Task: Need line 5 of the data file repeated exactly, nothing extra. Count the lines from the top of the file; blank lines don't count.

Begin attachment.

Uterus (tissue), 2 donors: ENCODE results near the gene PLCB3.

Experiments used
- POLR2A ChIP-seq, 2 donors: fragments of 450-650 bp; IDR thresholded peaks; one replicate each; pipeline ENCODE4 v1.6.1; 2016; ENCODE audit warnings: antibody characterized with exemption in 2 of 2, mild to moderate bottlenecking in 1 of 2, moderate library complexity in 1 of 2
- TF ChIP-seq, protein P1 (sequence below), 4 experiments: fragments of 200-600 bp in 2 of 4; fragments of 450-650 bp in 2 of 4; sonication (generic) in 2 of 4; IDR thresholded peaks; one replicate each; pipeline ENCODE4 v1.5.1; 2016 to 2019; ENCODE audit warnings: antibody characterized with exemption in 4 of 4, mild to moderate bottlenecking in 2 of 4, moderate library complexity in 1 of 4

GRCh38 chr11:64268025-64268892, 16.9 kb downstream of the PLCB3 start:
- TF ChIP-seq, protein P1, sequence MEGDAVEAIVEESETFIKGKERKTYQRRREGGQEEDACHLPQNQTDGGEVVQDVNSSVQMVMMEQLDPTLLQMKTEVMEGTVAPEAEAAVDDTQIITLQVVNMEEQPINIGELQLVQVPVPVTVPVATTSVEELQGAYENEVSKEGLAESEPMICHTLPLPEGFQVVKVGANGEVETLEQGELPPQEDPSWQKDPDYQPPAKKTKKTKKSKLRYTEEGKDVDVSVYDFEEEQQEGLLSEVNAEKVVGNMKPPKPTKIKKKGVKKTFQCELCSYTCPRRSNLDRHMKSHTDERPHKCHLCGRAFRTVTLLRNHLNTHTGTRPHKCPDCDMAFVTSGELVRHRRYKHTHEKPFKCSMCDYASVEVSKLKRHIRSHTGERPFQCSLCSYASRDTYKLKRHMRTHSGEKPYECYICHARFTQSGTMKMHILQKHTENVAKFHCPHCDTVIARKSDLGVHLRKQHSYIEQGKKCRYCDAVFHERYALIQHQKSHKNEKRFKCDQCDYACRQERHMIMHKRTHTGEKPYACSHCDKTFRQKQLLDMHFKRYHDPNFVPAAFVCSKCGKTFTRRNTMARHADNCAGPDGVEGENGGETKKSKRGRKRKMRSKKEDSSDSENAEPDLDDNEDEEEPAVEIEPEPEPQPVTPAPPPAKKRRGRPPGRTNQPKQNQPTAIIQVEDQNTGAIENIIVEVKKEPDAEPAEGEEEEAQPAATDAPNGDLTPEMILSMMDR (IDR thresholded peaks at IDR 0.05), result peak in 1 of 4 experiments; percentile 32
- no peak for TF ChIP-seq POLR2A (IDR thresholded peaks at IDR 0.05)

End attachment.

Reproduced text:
GRCh38 chr11:64268025-64268892, 16.9 kb downstream of the PLCB3 start: